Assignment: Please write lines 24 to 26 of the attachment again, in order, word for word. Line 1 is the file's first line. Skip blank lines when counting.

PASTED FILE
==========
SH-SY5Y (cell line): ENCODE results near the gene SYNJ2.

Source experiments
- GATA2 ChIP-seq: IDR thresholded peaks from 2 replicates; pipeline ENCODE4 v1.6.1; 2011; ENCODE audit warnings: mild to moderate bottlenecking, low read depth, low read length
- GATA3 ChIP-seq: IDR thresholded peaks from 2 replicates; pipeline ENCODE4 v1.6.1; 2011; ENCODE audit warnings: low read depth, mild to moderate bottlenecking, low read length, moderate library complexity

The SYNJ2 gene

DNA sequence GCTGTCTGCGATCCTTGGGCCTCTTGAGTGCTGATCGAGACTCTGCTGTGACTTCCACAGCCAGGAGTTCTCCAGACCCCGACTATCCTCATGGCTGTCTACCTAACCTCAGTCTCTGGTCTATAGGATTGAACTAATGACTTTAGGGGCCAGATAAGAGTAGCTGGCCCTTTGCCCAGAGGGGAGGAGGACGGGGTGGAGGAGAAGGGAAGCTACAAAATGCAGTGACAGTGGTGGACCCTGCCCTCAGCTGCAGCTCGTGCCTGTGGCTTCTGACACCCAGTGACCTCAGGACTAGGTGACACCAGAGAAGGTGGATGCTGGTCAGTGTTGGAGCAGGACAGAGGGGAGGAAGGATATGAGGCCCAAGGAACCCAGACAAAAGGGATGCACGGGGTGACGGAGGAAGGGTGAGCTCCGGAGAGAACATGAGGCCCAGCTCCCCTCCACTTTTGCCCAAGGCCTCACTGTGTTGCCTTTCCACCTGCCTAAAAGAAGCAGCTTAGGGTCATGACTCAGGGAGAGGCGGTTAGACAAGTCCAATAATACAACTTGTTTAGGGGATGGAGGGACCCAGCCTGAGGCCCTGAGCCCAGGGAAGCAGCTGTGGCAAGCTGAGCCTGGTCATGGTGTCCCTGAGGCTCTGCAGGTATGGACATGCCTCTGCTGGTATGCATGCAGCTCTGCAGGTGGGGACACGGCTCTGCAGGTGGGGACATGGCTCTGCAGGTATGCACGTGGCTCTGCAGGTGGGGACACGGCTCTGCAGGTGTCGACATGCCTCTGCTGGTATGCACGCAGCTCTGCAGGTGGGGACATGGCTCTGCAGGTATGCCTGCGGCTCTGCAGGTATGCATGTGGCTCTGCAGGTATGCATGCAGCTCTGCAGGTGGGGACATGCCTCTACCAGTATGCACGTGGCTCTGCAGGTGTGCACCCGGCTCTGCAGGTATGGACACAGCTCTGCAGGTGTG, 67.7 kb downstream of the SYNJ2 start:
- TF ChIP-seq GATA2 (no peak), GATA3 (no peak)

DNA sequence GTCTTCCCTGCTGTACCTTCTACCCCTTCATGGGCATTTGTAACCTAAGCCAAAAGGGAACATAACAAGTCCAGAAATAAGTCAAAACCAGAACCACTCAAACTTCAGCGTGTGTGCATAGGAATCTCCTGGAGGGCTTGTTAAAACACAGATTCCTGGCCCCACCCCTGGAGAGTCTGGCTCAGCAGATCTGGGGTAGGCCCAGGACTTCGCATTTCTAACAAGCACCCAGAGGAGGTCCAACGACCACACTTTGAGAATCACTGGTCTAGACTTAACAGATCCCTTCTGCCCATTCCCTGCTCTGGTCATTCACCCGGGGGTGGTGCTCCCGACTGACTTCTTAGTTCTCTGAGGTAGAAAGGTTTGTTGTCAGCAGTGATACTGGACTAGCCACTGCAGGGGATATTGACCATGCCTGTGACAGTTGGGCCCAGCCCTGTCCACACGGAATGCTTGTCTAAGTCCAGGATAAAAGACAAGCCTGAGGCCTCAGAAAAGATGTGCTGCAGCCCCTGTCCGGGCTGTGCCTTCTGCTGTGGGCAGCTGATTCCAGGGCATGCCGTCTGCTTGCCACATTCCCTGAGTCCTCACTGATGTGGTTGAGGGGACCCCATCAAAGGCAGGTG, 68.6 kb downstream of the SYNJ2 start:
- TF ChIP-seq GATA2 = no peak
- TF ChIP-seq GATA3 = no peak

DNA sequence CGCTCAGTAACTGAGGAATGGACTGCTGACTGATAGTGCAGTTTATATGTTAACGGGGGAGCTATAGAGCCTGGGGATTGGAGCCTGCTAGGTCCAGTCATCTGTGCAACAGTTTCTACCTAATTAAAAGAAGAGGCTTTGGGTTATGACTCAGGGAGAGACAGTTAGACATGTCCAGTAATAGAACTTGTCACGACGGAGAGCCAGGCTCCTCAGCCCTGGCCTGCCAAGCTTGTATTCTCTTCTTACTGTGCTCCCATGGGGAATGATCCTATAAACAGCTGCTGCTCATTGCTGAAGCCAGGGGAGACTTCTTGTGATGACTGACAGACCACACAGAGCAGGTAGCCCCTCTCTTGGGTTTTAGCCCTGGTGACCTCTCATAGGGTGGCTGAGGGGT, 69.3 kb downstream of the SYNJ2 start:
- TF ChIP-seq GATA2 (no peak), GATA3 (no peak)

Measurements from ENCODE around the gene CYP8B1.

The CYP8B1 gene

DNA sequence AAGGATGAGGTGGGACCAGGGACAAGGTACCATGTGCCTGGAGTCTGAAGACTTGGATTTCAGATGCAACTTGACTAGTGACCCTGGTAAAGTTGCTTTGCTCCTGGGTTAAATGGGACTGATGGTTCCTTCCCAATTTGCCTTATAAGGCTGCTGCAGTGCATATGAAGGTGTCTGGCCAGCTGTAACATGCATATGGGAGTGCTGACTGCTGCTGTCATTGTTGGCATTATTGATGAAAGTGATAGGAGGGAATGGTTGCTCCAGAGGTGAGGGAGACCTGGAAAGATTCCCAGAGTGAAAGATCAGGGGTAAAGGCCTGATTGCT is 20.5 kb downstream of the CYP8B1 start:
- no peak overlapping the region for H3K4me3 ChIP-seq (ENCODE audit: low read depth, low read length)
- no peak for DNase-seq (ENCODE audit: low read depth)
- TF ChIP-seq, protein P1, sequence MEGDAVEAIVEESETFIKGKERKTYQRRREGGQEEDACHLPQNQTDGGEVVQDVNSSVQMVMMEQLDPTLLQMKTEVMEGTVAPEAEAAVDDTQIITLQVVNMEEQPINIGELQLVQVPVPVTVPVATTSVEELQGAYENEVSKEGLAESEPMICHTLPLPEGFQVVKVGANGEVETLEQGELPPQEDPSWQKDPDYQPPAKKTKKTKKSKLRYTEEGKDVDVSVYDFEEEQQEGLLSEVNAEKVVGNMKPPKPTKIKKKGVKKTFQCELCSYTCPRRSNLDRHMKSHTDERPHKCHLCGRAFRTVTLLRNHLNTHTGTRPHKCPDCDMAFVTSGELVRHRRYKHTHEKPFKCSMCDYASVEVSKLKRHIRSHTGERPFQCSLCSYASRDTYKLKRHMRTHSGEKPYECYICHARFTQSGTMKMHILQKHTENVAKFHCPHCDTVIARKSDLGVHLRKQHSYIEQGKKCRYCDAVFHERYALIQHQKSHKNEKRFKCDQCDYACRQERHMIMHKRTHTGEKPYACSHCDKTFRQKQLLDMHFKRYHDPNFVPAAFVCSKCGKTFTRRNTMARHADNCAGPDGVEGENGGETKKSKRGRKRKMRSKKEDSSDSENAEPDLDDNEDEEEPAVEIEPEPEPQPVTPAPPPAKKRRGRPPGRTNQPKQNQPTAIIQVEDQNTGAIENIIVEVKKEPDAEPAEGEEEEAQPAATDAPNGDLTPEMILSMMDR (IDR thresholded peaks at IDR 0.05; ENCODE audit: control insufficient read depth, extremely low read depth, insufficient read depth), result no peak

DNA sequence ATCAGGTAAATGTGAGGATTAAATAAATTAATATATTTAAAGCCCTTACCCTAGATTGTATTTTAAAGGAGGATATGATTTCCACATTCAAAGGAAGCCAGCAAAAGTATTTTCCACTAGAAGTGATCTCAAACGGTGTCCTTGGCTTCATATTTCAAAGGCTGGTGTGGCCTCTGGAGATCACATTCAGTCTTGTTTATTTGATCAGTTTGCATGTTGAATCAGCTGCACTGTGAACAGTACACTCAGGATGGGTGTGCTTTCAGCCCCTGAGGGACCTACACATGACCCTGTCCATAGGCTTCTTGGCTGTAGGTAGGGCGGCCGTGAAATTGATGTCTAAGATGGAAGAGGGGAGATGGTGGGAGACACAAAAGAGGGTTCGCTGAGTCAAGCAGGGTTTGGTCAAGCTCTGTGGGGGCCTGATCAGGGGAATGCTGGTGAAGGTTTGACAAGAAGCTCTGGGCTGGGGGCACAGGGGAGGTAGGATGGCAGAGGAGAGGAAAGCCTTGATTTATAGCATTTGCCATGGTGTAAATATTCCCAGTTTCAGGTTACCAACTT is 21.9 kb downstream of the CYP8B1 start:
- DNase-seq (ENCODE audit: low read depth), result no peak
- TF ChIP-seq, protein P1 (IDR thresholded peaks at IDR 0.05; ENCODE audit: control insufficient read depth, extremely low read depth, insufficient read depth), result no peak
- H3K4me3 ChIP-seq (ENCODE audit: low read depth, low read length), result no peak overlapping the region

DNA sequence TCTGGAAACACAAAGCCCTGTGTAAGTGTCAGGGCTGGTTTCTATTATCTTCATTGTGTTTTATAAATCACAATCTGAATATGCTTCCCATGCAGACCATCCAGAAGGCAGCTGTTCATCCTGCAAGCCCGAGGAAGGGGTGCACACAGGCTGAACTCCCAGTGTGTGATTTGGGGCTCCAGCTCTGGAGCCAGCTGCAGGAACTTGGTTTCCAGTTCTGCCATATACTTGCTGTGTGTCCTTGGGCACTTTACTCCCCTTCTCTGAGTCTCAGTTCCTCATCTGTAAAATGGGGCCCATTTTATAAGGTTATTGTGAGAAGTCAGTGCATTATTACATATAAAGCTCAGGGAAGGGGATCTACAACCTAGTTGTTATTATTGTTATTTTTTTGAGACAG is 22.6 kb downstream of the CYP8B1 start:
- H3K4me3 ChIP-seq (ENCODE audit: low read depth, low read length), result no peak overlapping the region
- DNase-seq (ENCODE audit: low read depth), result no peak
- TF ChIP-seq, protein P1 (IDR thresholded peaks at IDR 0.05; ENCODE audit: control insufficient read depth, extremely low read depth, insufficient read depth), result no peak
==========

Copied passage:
- H3K4me3 ChIP-seq (ENCODE audit: low read depth, low read length), result no peak overlapping the region
- DNase-seq (ENCODE audit: low read depth), result no peak
- TF ChIP-seq, protein P1 (IDR thresholded peaks at IDR 0.05; ENCODE audit: control insufficient read depth, extremely low read depth, insufficient read depth), result no peak